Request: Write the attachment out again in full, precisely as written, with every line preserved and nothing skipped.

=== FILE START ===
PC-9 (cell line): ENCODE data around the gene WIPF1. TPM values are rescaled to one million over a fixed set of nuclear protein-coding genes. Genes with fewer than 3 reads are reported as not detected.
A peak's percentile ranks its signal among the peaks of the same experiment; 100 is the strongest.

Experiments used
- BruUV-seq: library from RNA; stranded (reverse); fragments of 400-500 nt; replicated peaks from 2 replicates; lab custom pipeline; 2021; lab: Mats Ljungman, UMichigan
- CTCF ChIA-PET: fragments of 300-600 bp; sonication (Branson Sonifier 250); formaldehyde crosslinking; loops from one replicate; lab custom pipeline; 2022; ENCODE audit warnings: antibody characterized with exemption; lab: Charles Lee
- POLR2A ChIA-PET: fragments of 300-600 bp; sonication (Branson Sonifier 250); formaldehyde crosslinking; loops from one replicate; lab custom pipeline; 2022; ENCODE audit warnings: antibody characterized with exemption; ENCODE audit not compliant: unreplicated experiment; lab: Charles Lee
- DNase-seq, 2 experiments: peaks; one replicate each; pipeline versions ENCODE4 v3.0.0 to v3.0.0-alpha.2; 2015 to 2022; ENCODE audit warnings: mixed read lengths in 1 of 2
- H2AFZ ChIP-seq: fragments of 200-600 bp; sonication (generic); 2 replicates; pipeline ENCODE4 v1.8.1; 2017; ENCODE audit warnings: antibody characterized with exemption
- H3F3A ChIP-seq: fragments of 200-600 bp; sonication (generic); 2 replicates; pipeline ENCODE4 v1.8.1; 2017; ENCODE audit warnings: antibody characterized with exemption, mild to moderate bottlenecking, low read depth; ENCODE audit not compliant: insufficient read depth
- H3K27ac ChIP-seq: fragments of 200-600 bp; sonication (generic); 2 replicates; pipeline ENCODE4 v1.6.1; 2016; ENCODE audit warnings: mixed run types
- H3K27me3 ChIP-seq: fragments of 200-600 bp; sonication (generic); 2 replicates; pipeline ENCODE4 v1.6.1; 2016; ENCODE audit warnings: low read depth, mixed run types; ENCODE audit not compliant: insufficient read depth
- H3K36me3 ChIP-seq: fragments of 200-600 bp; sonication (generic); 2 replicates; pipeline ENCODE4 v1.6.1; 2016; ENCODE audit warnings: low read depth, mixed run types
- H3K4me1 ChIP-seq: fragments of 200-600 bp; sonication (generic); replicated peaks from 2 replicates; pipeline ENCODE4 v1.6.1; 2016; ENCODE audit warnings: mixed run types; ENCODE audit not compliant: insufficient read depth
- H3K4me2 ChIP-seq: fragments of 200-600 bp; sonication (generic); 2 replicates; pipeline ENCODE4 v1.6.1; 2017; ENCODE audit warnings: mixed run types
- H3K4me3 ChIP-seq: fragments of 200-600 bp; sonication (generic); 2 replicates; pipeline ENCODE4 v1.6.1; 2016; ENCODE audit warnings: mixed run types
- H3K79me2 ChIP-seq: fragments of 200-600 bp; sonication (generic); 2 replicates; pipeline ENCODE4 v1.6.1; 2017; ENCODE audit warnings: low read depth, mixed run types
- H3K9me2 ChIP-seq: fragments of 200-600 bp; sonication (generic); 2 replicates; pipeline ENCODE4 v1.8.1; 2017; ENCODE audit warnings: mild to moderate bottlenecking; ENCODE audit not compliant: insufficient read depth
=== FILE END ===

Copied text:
PC-9 (cell line): ENCODE data around the gene WIPF1. TPM values are rescaled to one million over a fixed set of nuclear protein-coding genes. Genes with fewer than 3 reads are reported as not detected.
A peak's percentile ranks its signal among the peaks of the same experiment; 100 is the strongest.

Experiments used
- BruUV-seq: library from RNA; stranded (reverse); fragments of 400-500 nt; replicated peaks from 2 replicates; lab custom pipeline; 2021; lab: Mats Ljungman, UMichigan
- CTCF ChIA-PET: fragments of 300-600 bp; sonication (Branson Sonifier 250); formaldehyde crosslinking; loops from one replicate; lab custom pipeline; 2022; ENCODE audit warnings: antibody characterized with exemption; lab: Charles Lee
- POLR2A ChIA-PET: fragments of 300-600 bp; sonication (Branson Sonifier 250); formaldehyde crosslinking; loops from one replicate; lab custom pipeline; 2022; ENCODE audit warnings: antibody characterized with exemption; ENCODE audit not compliant: unreplicated experiment; lab: Charles Lee
- DNase-seq, 2 experiments: peaks; one replicate each; pipeline versions ENCODE4 v3.0.0 to v3.0.0-alpha.2; 2015 to 2022; ENCODE audit warnings: mixed read lengths in 1 of 2
- H2AFZ ChIP-seq: fragments of 200-600 bp; sonication (generic); 2 replicates; pipeline ENCODE4 v1.8.1; 2017; ENCODE audit warnings: antibody characterized with exemption
- H3F3A ChIP-seq: fragments of 200-600 bp; sonication (generic); 2 replicates; pipeline ENCODE4 v1.8.1; 2017; ENCODE audit warnings: antibody characterized with exemption, mild to moderate bottlenecking, low read depth; ENCODE audit not compliant: insufficient read depth
- H3K27ac ChIP-seq: fragments of 200-600 bp; sonication (generic); 2 replicates; pipeline ENCODE4 v1.6.1; 2016; ENCODE audit warnings: mixed run types
- H3K27me3 ChIP-seq: fragments of 200-600 bp; sonication (generic); 2 replicates; pipeline ENCODE4 v1.6.1; 2016; ENCODE audit warnings: low read depth, mixed run types; ENCODE audit not compliant: insufficient read depth
- H3K36me3 ChIP-seq: fragments of 200-600 bp; sonication (generic); 2 replicates; pipeline ENCODE4 v1.6.1; 2016; ENCODE audit warnings: low read depth, mixed run types
- H3K4me1 ChIP-seq: fragments of 200-600 bp; sonication (generic); replicated peaks from 2 replicates; pipeline ENCODE4 v1.6.1; 2016; ENCODE audit warnings: mixed run types; ENCODE audit not compliant: insufficient read depth
- H3K4me2 ChIP-seq: fragments of 200-600 bp; sonication (generic); 2 replicates; pipeline ENCODE4 v1.6.1; 2017; ENCODE audit warnings: mixed run types
- H3K4me3 ChIP-seq: fragments of 200-600 bp; sonication (generic); 2 replicates; pipeline ENCODE4 v1.6.1; 2016; ENCODE audit warnings: mixed run types
- H3K79me2 ChIP-seq: fragments of 200-600 bp; sonication (generic); 2 replicates; pipeline ENCODE4 v1.6.1; 2017; ENCODE audit warnings: low read depth, mixed run types
- H3K9me2 ChIP-seq: fragments of 200-600 bp; sonication (generic); 2 replicates; pipeline ENCODE4 v1.8.1; 2017; ENCODE audit warnings: mild to moderate bottlenecking; ENCODE audit not compliant: insufficient read depth